Limitless Spending: A government's addiction to money

The George-Anne – opinion

As of today, the US National Debt is quickly approaching $19 trillion, which is actually higher than the annual GDP of the entire country.
If the elected officials in charge of balancing the federal budget were to be critiqued in a business-like context, whether in terms of a large corporate structure or even something as simple as balancing a checkbook, they would be subject to mass scrutiny for denying the most basic rule of business: to receive more than you spend (or at least as much as you spend).
As our government continues to spend more than it receives, it must also continue to borrow money in order to make up for those deficits.
The debt accumulated by the U.S. federal government is of grave concern to the American people because the government hasn’t operated with a surplus or even a balanced budget in over 14 years, and this perpetual state of indebtedness is particularly catastrophic when considering the acquired interest on that ever-increasing debt.
In 2015, the fed’s final costs totaled $3.7 trillion while receiving only $3.3 trillion in return from taxpayers. For a different perspective on the aforementioned interest problem, 6 percent of the budget for the fiscal year was delegated to paying interest on American debt, while only 4 percent of the budget for the fiscal year was delegated to education.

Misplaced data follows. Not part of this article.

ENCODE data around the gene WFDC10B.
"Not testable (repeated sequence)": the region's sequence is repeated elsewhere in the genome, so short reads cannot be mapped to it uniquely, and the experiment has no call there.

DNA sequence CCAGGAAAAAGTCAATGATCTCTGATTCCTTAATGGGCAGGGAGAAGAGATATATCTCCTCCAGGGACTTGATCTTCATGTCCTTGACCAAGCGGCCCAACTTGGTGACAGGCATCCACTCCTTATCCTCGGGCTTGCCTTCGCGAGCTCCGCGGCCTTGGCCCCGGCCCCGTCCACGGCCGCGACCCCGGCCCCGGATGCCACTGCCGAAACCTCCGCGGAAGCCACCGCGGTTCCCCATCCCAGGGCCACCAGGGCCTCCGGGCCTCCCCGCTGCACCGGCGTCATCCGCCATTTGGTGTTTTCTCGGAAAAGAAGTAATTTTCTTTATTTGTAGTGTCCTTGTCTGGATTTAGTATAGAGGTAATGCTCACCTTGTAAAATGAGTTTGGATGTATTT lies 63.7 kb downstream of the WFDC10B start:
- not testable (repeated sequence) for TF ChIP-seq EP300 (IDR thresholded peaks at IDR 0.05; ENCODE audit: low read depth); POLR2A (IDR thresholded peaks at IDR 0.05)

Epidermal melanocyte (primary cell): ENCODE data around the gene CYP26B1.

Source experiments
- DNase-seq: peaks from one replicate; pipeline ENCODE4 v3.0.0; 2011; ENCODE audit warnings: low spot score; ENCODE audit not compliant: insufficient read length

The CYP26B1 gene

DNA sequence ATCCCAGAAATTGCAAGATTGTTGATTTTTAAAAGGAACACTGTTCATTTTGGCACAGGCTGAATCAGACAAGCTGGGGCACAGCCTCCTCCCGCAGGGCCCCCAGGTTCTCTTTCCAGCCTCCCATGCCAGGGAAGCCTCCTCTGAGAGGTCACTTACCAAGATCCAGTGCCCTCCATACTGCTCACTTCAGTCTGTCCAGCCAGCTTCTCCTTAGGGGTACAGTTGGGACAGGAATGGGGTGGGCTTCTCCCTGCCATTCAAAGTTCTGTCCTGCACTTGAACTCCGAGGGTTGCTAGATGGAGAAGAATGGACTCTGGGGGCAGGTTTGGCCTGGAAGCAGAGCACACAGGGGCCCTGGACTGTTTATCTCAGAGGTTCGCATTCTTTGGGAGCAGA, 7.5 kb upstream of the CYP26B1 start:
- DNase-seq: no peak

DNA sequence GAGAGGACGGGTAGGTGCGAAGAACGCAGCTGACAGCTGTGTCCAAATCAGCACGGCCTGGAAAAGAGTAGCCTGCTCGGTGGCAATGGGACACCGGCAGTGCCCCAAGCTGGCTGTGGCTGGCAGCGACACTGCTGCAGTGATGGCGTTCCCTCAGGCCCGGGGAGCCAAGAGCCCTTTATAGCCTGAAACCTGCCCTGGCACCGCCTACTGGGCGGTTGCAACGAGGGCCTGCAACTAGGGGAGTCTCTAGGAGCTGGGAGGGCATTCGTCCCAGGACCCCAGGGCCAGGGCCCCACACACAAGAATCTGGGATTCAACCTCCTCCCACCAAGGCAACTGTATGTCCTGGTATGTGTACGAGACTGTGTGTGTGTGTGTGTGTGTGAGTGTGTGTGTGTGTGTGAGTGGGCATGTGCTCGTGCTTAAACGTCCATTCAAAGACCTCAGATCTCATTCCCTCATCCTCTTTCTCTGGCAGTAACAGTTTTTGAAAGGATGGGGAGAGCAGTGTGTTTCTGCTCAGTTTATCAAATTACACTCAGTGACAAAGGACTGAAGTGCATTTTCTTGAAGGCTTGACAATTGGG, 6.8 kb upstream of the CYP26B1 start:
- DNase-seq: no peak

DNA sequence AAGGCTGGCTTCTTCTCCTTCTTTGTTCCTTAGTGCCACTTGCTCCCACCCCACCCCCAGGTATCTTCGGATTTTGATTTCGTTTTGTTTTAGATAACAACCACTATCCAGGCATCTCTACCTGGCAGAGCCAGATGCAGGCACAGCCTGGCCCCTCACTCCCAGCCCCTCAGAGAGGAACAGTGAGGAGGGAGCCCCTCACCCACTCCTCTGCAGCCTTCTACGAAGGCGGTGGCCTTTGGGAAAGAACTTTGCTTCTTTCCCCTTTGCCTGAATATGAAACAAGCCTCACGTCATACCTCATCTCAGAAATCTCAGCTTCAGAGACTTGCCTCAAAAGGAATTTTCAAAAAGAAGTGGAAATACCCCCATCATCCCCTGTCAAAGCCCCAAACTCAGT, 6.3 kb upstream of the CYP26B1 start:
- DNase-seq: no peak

Our politicians were either forced to prioritize paying off interest on debt because of their own financial irresponsibility or they actually believe that education is not important enough to merit a significant portion of the budget.
Government budget plans are proposed to Congress by subcommittees that represent the various public sectors, and their proposals are shoved into intimidating bills (in terms of length) that speak in vague generalities about the state of the economy and the need for fund approval in order for the government to continue to function.
Individual allocations of …


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